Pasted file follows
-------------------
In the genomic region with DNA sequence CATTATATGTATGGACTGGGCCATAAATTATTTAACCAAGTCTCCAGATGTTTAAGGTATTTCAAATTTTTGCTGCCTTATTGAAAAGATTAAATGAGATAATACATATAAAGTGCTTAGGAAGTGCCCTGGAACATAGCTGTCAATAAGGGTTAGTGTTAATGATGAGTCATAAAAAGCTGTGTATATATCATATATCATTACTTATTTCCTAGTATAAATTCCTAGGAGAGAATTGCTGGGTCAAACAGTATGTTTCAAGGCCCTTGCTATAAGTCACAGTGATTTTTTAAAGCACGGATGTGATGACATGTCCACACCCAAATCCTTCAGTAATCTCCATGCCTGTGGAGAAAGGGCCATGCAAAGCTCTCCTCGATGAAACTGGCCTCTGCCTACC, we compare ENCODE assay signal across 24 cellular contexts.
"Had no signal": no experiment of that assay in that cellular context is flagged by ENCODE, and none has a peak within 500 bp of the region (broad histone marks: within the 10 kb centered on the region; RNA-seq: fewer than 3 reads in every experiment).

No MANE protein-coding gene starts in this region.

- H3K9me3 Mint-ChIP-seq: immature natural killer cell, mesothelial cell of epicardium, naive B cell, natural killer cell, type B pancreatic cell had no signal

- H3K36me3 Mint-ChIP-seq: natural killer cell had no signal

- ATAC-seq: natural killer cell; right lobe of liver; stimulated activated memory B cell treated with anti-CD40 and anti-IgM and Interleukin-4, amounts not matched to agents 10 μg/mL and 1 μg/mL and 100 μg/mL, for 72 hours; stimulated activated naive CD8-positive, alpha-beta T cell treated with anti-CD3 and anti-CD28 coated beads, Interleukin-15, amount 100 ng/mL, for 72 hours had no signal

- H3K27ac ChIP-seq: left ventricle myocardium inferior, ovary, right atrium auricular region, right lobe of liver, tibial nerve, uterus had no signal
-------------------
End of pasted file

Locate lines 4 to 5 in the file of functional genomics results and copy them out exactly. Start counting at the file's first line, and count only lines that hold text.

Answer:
- H3K9me3 Mint-ChIP-seq: immature natural killer cell, mesothelial cell of epicardium, naive B cell, natural killer cell, type B pancreatic cell had no signal

- H3K36me3 Mint-ChIP-seq: natural killer cell had no signal